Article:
Cookies Policy

This site uses cookies. By continuing to browse the site you are agreeing to our use of cookies.

I accept this policy

Find out more here

Forbidden in Shifted Speech

Brill’s MyBook program is exclusively available on BrillOnline Books and Journals. Students and scholars affiliated with an institution that has purchased a Brill E-Book on the BrillOnline platform automatically have access to the MyBook option for the title(s) acquired by the Library. Brill MyBook is a print-on-demand paperback copy which is sold at a favorably uniform low price.

Access this chapter

+ Tax (if applicable)

Chapter Summary

This chapter investigates sentences that can never be interpreted as free indirect discourse. Specifically, it looks at imperatives and vocatives. Both constructions are banned from both (free) indirect thought and indirect speech. The chapter surveys the data and illustrates this ban for either case. It discusses how they relate to utterance context. In each case, the aim is to provide an explanation for the observed prohibition. The proposed analyses remain sketchy in respects orthogonal to the topic and are not designed to comprehensively cover all possible observations for the constructions in question. However, the chapter uses the present account for rigid and shiftable reference to contexts as our background for investigating the indexical nature of imperatives and vocatives. It reviews data showing that imperatives and vocatives are prohibited in free indirect discourse. The chapter illustrates the prohibition for the imperative in English and German.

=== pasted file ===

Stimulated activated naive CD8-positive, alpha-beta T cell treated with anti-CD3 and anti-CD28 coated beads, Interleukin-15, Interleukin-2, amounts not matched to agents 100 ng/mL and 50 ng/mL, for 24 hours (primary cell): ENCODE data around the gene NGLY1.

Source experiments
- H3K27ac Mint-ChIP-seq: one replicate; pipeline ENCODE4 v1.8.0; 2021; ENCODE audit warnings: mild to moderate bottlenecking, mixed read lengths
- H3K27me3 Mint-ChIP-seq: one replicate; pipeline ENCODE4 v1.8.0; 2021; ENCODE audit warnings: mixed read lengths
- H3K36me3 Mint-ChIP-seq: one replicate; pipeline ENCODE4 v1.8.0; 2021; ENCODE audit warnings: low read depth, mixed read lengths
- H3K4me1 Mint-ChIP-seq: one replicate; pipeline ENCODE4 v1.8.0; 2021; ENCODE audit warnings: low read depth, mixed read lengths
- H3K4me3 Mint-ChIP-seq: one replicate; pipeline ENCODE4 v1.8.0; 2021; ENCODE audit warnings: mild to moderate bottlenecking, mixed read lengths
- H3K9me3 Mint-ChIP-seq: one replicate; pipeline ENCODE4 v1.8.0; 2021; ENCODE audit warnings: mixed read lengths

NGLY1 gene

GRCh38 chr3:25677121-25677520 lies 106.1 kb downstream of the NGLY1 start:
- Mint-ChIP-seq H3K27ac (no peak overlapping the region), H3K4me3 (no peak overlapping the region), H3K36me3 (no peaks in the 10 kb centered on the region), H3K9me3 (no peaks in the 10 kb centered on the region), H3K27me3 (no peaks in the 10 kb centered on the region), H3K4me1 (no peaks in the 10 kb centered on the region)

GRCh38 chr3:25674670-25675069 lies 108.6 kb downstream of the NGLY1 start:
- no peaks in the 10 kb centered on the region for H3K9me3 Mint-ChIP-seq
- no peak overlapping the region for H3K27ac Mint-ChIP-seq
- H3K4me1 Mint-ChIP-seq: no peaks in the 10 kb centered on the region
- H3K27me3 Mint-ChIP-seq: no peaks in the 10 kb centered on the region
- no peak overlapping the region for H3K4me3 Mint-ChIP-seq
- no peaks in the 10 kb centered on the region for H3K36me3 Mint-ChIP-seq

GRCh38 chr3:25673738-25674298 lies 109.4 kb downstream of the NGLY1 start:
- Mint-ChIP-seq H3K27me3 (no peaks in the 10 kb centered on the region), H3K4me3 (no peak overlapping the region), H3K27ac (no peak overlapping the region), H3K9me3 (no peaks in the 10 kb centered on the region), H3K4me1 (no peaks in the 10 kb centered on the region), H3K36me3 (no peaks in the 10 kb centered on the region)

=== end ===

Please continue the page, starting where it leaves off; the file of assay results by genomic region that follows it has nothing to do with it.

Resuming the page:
Keywords: English; free indirect discourse; German; imperatives; indexical nature; indirect speech; observed prohibition; utterance context; vocatives



Can't access your account?
  • Tools

  • Add to Favorites
  • Printable version
  • Email this page
  • Recommend to your library

    You must fill out fields marked with: *

    Librarian details
    Your details
    Why are you recommending this title?
    Select reason:
    The Semantics of Free Indirect Discourse — Recommend this title to your library
  • Export citations
  • Key

  • Full access
  • Open Access
  • Partial/No accessInformation